It's not that I don't like sheet cakes...it's just, everyone has had a sheet cake before, especially for a birthday(The picture in my head is white frosting, with a white shell boarder...blah)...to me, if you want to give someone a extra special cake, like they have never had before, I would use any of the other cake shapes. When someone asks me for a sheet cake, I would rather them to go to their local grocery store...if you want a carved or stacked cake or any other shape come here. That is just my personal preference...I find it very hard to get creative with one, I dread it. Also, if I do do a sheet cake it is never a solid blob of cake...I always fill it...I think it is just the decorators preference. I have seen beautiful one's here with ideas that I would have never thought of...I don't know why, I just get a creative block when it comes to them.

sugarshack Posted 2 Mar 2010 , 7:56pm
post #25 of 38

sheet cakes don't have to be square either!

Do a sinlee layer round, hex, oval..... makes them more fun and interesting , and you don't have to ice the coners if you don't want to.

SugarFrosted Posted 2 Mar 2010 , 8:17pm
post #26 of 38
Quote:
Originally Posted by sccakelady

I want to know what to size pan you use to put together full size sheet cake.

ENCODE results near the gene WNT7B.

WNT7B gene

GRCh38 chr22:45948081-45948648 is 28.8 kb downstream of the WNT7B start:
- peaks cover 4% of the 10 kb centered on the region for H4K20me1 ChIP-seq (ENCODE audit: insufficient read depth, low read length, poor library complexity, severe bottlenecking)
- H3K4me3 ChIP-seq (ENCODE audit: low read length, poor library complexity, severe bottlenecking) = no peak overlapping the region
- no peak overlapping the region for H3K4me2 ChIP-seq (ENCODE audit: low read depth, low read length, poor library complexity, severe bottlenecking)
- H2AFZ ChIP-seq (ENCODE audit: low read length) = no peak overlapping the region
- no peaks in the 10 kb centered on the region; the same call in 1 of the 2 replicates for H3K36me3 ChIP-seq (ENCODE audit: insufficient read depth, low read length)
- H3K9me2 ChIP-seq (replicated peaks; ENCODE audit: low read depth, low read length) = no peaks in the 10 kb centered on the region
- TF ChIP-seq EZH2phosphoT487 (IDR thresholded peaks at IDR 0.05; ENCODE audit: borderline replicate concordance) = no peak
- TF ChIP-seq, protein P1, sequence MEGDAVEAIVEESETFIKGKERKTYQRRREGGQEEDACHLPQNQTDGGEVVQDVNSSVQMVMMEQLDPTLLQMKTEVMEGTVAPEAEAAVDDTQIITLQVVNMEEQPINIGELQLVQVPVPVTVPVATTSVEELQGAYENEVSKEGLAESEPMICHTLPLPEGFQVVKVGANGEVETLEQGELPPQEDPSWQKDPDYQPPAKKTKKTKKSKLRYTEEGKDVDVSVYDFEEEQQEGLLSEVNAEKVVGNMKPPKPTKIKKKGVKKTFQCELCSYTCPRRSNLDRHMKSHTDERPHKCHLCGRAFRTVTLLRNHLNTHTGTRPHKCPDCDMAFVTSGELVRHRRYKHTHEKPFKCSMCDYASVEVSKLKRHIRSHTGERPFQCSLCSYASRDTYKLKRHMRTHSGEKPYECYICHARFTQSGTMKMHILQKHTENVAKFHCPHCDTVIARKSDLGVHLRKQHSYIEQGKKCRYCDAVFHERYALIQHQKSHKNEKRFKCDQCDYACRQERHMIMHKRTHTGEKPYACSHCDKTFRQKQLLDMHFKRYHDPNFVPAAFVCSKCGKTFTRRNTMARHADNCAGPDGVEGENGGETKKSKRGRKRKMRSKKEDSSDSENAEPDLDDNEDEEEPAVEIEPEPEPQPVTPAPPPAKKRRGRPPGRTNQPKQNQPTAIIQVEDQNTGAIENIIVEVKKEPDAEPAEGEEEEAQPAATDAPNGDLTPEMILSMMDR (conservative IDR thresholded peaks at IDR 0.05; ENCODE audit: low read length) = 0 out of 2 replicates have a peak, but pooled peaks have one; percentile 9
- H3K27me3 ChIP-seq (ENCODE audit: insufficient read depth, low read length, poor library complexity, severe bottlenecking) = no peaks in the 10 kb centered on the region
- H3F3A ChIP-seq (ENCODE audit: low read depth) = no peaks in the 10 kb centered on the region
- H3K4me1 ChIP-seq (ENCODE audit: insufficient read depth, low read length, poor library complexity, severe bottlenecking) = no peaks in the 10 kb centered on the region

In my neck of the woods, as we say here in the south, a full sheet is:
approx. 18x24 (or (2)12x18 or (4)9x13... iced together as one rectangular cake)
which has approx. 108 (2"x2"x2") servings.

Many here on CC dislike the terms full sheet, half sheet or quarter sheet because they can mean anything to anyone.
I do agree somewhat. Example:

Client: "I guess I need a full sheet for this order."
Me: "Oh, a BIG order this time, must be quite a party."
Client: "No, just around 15 people"
Me: "A FULL sheet serves 108"
Client: "OMG!" I had no idea."
Then I get to explain again how many each size serves, because most cake muggles (non-bakers) really have no idea.

Also:
If you decide to make a rectangle layer cake, you get twice the number of servings.
9x13 sheet = 24 (2x2x2) servings OR 2 layer = 48 (1x2x4) servings
12x18 sheet = 54 (2x2x2) servings OR 2 layer 108 (1x2x4) servings
18x24 sheet = 108 (2x2x2) servings OR 2 layer 216 (1x2x4) servings

Note: Layer and torte are NOT the same thing. Torting is splitting a single layer into 2, or more, thinner layers and adding a filling.

Kitagrl Posted 2 Mar 2010 , 8:18pm
post #27 of 38